We all know that saving for the future is important. No matter your goals, a solid savings plan can help you make the most of your money — and help you avoid falling behind.

The earlier you start your savings habit, the better off you’re likely to be in the long run. An early savings habit allows you to build up a better emergency fund, as well as take advantage of compound interest to allow your retirement portfolio to grow over time.

Using Your Age for Benchmarks

One way to estimate how much you should set aside is to use your age to set benchmarks. Of course, not everyone is in the same place, and there is no one-size-fits-all approach to finances.

However, if you think about it, your age can give you something to shoot for. As you plan for the future, keep in mind that you might need to tweak based on circumstances, and that could mean playing catch-up later.

No matter what you end up doing, though, it’s a good idea to bake savings into your budget and start the habit sooner rather than later, even if you don’t feel like you can save a lot of money right now.

Building Your Emergency Fund

In general, an emergency fund can help you save up for unexpected expenses. You can use an emergency fund for car repairs, to make hospital copays or to help supplement your income if your hours are cut at work.

Many experts suggest that you have three to six months’ worth of expenses in your emergency fund, but you might feel more comfortable with nine or 12 months’ worth, especially when you feel like a recession or some other economic event is on the way.

During your 20s, it’s a good time to build a solid foundation and put aside what you can so that by the time you reach age 30, you’re meeting your goals.

Ally offers this handy visual to provide you with a benchmark for building your emergency fund.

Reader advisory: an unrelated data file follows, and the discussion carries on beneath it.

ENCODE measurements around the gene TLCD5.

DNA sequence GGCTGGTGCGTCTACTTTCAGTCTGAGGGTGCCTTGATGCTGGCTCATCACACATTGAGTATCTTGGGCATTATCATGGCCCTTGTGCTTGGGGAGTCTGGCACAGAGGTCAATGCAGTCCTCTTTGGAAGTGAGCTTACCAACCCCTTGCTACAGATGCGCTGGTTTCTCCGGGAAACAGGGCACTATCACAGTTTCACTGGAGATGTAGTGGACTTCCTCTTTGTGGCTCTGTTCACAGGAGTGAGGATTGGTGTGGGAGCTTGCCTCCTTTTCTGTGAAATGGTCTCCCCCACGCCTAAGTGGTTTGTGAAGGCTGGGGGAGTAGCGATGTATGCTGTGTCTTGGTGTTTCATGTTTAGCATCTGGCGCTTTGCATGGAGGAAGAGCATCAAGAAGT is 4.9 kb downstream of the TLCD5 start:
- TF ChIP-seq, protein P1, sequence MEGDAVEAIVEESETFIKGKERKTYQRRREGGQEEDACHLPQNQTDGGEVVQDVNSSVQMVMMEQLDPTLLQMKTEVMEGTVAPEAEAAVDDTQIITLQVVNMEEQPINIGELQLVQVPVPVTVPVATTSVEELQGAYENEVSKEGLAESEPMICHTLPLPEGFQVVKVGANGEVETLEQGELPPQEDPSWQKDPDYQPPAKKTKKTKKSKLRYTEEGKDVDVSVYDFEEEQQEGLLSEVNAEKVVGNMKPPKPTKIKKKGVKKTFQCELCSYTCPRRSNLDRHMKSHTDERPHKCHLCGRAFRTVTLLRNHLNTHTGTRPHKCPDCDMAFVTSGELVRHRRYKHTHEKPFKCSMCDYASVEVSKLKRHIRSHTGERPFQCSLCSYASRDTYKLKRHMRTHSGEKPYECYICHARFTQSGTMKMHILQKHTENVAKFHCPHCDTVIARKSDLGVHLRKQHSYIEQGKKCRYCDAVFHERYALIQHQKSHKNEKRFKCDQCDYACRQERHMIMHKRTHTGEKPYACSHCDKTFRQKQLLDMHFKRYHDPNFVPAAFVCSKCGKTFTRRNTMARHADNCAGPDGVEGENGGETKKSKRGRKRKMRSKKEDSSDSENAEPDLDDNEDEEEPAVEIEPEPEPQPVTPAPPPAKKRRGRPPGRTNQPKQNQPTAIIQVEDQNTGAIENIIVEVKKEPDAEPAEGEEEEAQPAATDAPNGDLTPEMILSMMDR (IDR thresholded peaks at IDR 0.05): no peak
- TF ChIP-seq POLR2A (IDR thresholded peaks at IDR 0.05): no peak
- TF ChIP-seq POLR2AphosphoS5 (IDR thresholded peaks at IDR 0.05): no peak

However, you might come up with a different goal, based on your monthly expenses. If you’re living frugally, maybe you only spend $3,000 per month. In that case, you can adjust your numbers based on your actual expenses.

On the other hand, though, creating a stretch goal for the upper end of the range can encourage you to save more–and build a fund that is more likely to get you through some tougher times.

Where Should You Keep Your Emergency Fund?

For the most part, an emergency fund should be kept in a high-yield savings account that is liquid and accessible. There are institutions like Everbank and Discover® Bank that can help you open accounts that pay a reasonable rate of return.

It’s also possible to use short-term CDs to build an emergency fund ladder that can allow you regular access to your money and potentially higher yields.

Related: How (and Why) to Create a CD Ladder

Finally, there are some people, like me, who use a tiered approach to emergency savings. I keep three to four weeks’ worth of expenses in a liquid savings account, while the rest of my emergency fund is in a taxable investment account. Betterment is great for this. You can take care of immediate needs from the savings account while you liquidate stocks as needed and transfer them.

Where you keep your emergency fund depends on your goals, as well as your risk tolerance.

Saving for Retirement at Any Age

Of course, you also need to be saving for retirement. Building your retirement portfolio is important at any age, but your best results come when you start earlier.

Once again, how much you save depends on your long-term goals and what you expect to do in retirement. Ally provides a basic benchmark for retirement savings goals by age, based on your income.

Another rule of thumb to consider is how much you expect to spend during retirement. Some experts suggest that you base your retirement savings on a withdrawal rate of 4%. This rate assumes the annualized inflation rate will be 3%, while your annualized returns are 7%. According to the theory, you should be able to avoid running out of money when you follow this rule.